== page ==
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AMST 731 01 (22128) /HIST747/AFAM763
Methods and Practices in U.S. Cultural History
Matthew Jacobson
T 1.30-3.20 WALL81 401
Spring 2016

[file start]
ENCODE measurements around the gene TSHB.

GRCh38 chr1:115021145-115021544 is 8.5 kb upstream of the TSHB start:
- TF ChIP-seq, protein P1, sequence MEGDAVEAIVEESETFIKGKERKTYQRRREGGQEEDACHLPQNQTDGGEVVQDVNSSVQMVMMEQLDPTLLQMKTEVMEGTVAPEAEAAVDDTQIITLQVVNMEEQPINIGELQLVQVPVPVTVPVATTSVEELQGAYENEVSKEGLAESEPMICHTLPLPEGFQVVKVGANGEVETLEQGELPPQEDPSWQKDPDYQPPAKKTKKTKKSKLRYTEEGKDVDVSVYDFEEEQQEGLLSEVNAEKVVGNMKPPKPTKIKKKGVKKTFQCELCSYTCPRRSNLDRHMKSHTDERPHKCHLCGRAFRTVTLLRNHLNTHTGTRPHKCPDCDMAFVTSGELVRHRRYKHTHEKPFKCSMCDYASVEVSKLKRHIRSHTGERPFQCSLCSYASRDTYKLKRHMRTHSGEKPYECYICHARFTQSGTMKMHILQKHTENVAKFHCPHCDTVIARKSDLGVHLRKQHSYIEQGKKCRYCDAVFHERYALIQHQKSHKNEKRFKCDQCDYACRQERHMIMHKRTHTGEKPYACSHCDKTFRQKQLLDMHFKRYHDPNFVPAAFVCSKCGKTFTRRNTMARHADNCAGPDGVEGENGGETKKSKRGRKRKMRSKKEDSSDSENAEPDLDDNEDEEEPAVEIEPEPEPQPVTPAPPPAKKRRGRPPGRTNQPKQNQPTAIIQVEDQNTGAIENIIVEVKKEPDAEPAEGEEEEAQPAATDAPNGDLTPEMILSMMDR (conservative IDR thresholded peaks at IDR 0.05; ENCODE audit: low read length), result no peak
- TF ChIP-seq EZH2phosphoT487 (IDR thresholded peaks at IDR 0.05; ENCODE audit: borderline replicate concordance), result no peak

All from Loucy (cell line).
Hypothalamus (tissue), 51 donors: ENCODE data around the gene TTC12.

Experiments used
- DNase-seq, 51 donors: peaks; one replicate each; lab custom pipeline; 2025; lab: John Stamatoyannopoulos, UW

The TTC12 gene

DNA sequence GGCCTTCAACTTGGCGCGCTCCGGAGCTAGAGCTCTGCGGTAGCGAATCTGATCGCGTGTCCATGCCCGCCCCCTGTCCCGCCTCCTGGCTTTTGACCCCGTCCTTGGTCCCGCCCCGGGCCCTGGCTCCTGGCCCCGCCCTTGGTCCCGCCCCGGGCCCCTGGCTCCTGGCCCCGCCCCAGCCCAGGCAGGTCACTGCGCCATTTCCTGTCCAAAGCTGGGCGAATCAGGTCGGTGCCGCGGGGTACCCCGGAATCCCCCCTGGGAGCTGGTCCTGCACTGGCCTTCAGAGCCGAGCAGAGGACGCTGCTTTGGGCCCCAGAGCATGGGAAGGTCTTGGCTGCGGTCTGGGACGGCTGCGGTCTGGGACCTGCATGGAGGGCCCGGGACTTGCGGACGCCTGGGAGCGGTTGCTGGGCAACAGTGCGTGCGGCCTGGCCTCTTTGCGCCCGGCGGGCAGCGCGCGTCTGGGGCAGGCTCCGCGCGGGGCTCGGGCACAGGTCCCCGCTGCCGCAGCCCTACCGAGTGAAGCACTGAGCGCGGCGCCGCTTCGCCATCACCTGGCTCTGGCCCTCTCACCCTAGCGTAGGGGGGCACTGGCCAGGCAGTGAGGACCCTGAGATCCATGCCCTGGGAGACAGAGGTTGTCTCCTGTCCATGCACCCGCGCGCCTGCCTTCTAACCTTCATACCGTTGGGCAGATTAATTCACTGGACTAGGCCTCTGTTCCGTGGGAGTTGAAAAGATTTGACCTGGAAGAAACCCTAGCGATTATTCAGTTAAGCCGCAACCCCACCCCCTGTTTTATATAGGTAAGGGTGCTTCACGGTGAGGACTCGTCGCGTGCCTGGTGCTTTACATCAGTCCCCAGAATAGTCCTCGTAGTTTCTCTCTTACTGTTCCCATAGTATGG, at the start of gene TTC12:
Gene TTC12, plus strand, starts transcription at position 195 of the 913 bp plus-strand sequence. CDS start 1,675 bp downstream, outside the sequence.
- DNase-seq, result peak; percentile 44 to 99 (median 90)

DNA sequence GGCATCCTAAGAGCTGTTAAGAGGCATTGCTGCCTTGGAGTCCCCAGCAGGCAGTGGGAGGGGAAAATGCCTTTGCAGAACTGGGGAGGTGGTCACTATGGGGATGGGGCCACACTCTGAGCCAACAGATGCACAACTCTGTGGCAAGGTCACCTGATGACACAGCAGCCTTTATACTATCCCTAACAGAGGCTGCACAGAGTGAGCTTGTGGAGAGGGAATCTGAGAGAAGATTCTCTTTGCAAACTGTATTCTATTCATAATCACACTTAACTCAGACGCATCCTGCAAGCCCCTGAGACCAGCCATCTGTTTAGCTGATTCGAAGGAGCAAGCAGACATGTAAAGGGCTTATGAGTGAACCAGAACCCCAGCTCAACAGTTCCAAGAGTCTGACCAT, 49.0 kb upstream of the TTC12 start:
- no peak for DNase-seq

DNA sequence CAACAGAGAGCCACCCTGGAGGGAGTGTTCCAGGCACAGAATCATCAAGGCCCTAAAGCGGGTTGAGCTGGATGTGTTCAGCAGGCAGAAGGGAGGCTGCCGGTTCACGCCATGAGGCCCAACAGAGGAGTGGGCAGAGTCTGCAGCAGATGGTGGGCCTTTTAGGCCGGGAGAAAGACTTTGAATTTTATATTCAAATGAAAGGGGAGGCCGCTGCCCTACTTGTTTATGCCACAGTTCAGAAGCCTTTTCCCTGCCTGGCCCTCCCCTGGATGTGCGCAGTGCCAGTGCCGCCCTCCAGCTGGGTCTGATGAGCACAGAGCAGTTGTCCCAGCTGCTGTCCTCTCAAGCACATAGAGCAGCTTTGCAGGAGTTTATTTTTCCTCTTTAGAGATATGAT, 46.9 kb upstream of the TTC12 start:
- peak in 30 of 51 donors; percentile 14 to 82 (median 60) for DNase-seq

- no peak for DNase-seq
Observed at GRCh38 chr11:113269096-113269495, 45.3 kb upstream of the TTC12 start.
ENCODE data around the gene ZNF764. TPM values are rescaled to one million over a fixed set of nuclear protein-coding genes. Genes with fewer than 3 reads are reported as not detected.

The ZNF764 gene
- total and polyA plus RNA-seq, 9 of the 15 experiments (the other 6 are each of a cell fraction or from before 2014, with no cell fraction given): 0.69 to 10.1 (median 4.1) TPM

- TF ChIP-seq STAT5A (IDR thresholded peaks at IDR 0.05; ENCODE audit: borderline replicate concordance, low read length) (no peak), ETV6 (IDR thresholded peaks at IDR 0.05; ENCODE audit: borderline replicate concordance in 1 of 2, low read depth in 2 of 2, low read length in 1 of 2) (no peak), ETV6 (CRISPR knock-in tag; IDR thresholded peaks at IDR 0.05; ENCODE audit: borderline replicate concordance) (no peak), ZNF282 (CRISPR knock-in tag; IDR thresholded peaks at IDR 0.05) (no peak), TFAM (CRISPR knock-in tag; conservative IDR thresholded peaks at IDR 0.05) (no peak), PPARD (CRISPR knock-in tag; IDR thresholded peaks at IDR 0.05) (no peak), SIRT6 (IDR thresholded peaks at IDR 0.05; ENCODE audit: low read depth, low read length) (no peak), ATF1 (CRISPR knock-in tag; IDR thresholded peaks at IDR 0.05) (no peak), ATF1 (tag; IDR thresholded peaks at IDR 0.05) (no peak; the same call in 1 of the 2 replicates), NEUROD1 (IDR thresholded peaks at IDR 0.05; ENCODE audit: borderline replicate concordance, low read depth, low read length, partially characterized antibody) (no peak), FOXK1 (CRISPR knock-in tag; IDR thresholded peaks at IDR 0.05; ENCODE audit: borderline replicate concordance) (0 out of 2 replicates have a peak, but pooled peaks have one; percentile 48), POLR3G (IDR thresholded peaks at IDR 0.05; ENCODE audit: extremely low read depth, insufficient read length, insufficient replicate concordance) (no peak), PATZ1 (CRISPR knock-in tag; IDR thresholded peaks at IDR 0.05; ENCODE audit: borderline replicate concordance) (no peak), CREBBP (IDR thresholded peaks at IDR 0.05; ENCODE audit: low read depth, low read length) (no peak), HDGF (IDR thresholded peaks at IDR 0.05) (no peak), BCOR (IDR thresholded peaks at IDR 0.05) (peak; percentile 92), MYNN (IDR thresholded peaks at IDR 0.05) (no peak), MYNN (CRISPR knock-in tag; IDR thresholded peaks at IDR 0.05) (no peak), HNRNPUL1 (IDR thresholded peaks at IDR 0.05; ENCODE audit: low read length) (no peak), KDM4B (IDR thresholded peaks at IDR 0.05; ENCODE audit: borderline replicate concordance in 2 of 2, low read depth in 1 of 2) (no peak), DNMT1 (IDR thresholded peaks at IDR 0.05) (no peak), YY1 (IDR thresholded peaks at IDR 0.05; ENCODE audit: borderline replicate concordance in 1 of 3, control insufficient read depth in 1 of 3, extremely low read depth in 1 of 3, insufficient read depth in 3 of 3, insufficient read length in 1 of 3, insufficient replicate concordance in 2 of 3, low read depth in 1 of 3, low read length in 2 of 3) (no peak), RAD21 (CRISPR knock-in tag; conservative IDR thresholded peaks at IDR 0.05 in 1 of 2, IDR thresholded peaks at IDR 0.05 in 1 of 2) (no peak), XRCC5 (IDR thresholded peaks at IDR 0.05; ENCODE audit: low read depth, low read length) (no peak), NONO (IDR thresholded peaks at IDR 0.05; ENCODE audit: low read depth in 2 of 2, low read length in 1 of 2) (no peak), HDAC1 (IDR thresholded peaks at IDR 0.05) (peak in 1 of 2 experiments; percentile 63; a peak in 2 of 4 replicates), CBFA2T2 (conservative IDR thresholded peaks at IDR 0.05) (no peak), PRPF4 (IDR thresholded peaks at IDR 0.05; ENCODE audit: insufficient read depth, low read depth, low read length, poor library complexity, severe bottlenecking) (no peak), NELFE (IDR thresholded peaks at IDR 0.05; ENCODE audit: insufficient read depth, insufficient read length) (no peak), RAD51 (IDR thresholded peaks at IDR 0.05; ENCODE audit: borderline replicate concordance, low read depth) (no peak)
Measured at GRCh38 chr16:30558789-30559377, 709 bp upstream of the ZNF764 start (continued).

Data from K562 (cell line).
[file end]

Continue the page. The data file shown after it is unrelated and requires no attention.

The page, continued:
This sampling of U.S. cultural history from the early national period to the present is designed to unfold on two distinct planes. The first is a rendering of U.S. culture itself—a survey, however imperfect, of the major currents, themes, and textures of U.S. culture over time, including its contested ideologies of race and gender, its organization of productivity and pleasure, its media and culture industries, its modes of creating and disseminating "information" and "knowledge," its resilient subcultures, and its reigning nationalist iconographies and narratives. The second is a sampling of scholarly methods and approaches, a meta-history of "the culture concept" as it has informed historical scholarship in the past few decades. The cultural turn in historiography since the 1980s has resulted in a dramatic reordering of "legitimate" scholarly topics, and hence a markedly different scholarly landscape, including some works that seek to narrate the history of the culture in its own right (Kasson's history of the amusement park, for instance), and others that resort to cultural forms and artifacts to answer questions regarding politics, nationalism, and power relations (Melani McAlister's Epic Encounters). In addition to providing a background in U.S. culture, then, this seminar seeks to trace these developments within the discipline, to understand their basis, to sample the means and methods of "the cultural turn," and to assess the strengths and shortcomings of culture-based historiography as it is now constituted.